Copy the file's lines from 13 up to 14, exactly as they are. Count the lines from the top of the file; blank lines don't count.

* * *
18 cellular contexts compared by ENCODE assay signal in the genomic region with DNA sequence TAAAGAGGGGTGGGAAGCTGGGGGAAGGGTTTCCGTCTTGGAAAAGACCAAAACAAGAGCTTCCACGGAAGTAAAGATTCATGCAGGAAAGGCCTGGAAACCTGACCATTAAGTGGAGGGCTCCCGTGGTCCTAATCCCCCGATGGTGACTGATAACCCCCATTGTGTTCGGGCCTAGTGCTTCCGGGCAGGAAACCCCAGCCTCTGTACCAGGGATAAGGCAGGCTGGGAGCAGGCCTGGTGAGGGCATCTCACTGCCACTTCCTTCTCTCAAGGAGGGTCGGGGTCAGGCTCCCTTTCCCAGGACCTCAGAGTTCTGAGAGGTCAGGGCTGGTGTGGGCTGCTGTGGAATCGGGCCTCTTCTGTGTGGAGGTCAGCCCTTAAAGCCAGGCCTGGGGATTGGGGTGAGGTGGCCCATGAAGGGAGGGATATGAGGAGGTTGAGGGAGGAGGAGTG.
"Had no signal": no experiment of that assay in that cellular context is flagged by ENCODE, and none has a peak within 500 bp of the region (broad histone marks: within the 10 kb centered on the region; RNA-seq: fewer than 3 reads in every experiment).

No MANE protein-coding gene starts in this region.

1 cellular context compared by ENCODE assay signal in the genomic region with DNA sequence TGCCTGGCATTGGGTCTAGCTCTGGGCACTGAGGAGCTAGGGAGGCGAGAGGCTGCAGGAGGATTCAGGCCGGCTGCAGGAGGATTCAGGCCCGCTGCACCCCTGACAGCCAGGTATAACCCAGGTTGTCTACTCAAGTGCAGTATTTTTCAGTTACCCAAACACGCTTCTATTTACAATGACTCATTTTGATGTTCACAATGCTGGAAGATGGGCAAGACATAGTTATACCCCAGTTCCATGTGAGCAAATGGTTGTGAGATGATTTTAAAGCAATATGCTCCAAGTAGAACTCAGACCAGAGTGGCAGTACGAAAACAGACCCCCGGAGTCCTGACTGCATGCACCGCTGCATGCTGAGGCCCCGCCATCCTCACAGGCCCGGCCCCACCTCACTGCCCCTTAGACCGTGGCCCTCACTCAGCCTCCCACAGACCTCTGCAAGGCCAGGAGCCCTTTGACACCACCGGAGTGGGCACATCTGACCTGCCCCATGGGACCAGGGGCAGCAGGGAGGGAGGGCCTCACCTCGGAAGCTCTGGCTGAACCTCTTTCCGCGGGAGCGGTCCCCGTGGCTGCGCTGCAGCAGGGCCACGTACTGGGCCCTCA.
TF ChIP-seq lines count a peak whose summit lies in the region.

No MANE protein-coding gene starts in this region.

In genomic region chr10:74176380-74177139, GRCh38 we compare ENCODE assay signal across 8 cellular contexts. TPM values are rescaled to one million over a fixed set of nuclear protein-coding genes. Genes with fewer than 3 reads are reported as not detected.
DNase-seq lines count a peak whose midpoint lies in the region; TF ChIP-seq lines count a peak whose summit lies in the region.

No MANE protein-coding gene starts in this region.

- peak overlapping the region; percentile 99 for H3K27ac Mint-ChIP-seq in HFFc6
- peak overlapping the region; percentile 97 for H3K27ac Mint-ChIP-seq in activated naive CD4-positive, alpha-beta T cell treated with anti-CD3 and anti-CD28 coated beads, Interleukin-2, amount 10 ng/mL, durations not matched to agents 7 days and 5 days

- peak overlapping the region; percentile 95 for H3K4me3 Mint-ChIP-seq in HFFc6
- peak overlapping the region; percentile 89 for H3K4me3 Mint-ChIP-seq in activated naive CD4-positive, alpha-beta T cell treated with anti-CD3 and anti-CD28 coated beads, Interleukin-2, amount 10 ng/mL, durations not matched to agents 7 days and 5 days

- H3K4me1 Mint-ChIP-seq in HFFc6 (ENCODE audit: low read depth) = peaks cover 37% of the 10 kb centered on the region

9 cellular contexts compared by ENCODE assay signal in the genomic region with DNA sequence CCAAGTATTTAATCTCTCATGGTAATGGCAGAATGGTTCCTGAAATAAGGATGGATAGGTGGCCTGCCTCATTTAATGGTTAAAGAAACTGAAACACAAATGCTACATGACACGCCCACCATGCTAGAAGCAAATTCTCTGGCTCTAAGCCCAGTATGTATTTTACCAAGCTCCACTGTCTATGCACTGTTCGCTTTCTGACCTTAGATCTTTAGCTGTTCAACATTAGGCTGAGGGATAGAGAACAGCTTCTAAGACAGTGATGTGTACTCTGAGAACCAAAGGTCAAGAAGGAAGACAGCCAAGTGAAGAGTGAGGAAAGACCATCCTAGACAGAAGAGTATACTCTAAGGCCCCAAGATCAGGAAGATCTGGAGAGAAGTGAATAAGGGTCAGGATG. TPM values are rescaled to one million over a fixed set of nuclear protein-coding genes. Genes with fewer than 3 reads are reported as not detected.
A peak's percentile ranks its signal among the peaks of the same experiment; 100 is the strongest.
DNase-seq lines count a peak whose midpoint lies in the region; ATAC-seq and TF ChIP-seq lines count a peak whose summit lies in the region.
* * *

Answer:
- peak overlapping the region; percentile 89 for H3K4me3 Mint-ChIP-seq in activated naive CD4-positive, alpha-beta T cell treated with anti-CD3 and anti-CD28 coated beads, Interleukin-2, amount 10 ng/mL, durations not matched to agents 7 days and 5 days

- H3K4me1 Mint-ChIP-seq in HFFc6 (ENCODE audit: low read depth) = peaks cover 37% of the 10 kb centered on the region